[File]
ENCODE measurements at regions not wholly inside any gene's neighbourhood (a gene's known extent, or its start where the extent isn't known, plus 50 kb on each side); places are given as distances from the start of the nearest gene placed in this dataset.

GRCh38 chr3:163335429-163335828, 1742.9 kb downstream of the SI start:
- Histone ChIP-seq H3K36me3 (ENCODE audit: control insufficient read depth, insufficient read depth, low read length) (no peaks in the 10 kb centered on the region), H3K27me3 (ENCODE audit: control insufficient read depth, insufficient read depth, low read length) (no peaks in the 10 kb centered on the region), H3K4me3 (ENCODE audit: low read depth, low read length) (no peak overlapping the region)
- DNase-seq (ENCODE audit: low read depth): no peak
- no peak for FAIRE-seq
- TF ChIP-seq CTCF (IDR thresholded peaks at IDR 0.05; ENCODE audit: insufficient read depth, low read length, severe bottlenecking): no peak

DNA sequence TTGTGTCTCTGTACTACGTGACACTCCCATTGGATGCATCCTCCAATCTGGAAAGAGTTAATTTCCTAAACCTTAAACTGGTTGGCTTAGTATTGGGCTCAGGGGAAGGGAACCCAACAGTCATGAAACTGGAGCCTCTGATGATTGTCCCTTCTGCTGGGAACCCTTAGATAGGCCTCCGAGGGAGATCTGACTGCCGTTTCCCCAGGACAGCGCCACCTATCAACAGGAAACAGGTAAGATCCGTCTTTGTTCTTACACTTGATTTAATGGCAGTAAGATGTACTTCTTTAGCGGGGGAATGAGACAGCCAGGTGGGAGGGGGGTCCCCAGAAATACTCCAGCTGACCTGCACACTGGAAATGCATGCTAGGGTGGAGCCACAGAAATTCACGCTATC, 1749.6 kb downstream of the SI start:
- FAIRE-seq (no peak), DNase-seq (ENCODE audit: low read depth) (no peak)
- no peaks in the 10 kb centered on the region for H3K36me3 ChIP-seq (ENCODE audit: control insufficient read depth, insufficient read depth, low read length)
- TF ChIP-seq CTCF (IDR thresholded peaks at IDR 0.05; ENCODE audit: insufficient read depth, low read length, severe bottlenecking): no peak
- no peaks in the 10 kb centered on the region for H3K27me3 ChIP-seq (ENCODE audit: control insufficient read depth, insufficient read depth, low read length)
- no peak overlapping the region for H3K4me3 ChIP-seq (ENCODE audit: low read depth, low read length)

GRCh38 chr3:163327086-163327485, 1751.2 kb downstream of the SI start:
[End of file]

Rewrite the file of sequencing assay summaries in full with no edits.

ENCODE measurements at regions not wholly inside any gene's neighbourhood (a gene's known extent, or its start where the extent isn't known, plus 50 kb on each side); places are given as distances from the start of the nearest gene placed in this dataset.

GRCh38 chr3:163335429-163335828, 1742.9 kb downstream of the SI start:
- Histone ChIP-seq H3K36me3 (ENCODE audit: control insufficient read depth, insufficient read depth, low read length) (no peaks in the 10 kb centered on the region), H3K27me3 (ENCODE audit: control insufficient read depth, insufficient read depth, low read length) (no peaks in the 10 kb centered on the region), H3K4me3 (ENCODE audit: low read depth, low read length) (no peak overlapping the region)
- DNase-seq (ENCODE audit: low read depth): no peak
- no peak for FAIRE-seq
- TF ChIP-seq CTCF (IDR thresholded peaks at IDR 0.05; ENCODE audit: insufficient read depth, low read length, severe bottlenecking): no peak

DNA sequence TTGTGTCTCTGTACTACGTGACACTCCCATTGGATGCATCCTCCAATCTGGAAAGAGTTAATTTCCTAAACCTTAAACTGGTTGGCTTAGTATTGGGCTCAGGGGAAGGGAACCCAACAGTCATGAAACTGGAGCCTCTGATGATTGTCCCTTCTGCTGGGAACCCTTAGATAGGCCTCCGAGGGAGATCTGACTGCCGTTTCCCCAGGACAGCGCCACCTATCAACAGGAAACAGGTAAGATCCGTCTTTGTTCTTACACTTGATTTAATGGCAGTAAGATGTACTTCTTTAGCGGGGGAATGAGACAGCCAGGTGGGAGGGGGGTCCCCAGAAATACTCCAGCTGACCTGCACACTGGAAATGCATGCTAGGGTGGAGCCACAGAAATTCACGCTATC, 1749.6 kb downstream of the SI start:
- FAIRE-seq (no peak), DNase-seq (ENCODE audit: low read depth) (no peak)
- no peaks in the 10 kb centered on the region for H3K36me3 ChIP-seq (ENCODE audit: control insufficient read depth, insufficient read depth, low read length)
- TF ChIP-seq CTCF (IDR thresholded peaks at IDR 0.05; ENCODE audit: insufficient read depth, low read length, severe bottlenecking): no peak
- no peaks in the 10 kb centered on the region for H3K27me3 ChIP-seq (ENCODE audit: control insufficient read depth, insufficient read depth, low read length)
- no peak overlapping the region for H3K4me3 ChIP-seq (ENCODE audit: low read depth, low read length)

GRCh38 chr3:163327086-163327485, 1751.2 kb downstream of the SI start: